Helping your child deal with peer pressure

by drlazarus on October 20, 2015

Peer pressure can have a major impact on your child. There are two types of peer pressure: positive peer pressure and negative peer pressure. If your child is surrounded by good kids, for example kids that have a strong work ethic and want to do well in school, this can help your child to develop positive traits. On the other hand, when your child is around others who are trying to make your child conform and do things that they would not do if not pressured this is a form of negative peer pressure. Negative peer pressure can result in your child making poor decisions academically, with their health, and socially.

 

Parents can have a major impact in supporting your child when they deal with peer pressure. Parents need to help their child to stand out in a positive way and make good decisions, even in difficult situations.

 

Being like everyone else

 

From about the age of eight, many children want to be liked by everyone. It is normal for them to want to fit in. This is accomplished by having similar interests as their peers, dressing the same, and liking the same computer games and music. As kids get older, fitting in and identifying with a group of peers is very important. Negative peer pressure can lead to your child thinking that they are overweight, ugly, too smart, not good enough, the worst student, and would only be able to fit in if…

 

Parents worst fears

 

The parent’s worst fear is that their child will be exposed to bullying when they are young. As the child moves toward their teen years, parents are concerned about drugs and alcohol, being a good student, and making good choices regarding friends. Some parents are even worried that their child may have the same bad experiences they had growing up. Parents want their child to be safe at school and in their neighborhoods. They want to surround their child with positive mentors and supportive teachers. Parents also worry that their child won’t talk to them if they have problems and concerns.

 

Being there for your child

 

One of the best ways to protect your child from peer pressure is to make sure you are a consistent presence in their life. Being there for your child will allow them to feel safe and secure as they develop their own identity and take in the positive values you are trying to instill in them. Surrounding your child with other positive adults can also provide protection against peer pressure. When your child feels safe and supported, they are able to develop a strong sense of self separate from others. They are better equipped to be able to deal with negative peer pressure.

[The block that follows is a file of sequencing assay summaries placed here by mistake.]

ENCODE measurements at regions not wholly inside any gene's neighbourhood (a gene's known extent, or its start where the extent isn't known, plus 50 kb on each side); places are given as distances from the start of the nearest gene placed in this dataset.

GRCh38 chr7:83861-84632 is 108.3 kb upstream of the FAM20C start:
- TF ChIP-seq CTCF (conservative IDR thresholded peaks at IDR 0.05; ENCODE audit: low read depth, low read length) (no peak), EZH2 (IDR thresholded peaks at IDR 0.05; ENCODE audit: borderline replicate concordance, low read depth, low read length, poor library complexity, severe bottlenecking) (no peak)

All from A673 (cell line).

Self-confidence

 

One of the ways to help your child resist peer pressure is to help them develop self-confidence. Being positive and supportive of them as they have successes allows them to feel good about who they are. When your child struggles at school or in sports, helping them work through that struggle and be successful builds self-confidence. Providing them with resources and tools to be successful is extremely important. It is okay to allow your child to fail at something because this allows them to learn from their mistake. They can then correct their error and have success the second time. As a child develops better self-confidence, they develop more strength to resist peer pressure and feel confident about who they are and what they believe. They don’t need the approval of others in order to feel confident.

 

Unique personal interests

 

In order to help your child develop self-confidence, giving your child opportunities to explore other interests can build a child’s confidence, intellectual ability, creativity, and physical abilities. This provides your child with the opportunity to explore a variety of areas and develop a unique sense of self. Some kids find they are good at particular sports, while others find their passion in theater or the arts. Finding activities that they enjoy allows your child to not need to fit in but develop an important part of their personality.

 

In conclusion, unfortunately peer pressure will be a part of your child’s world. By being an active and involved parent and allowing your child opportunities to grow and develop, you are helping your child develop a positive self-image and are strengthening their ability to resist negative peer pressure. When your child encounters peer pressure, talking about it with them allows them to develop tools to make good decisions that are in line with their values. This helps them develop the tools necessary to resist negative peer pressure in the future.

 

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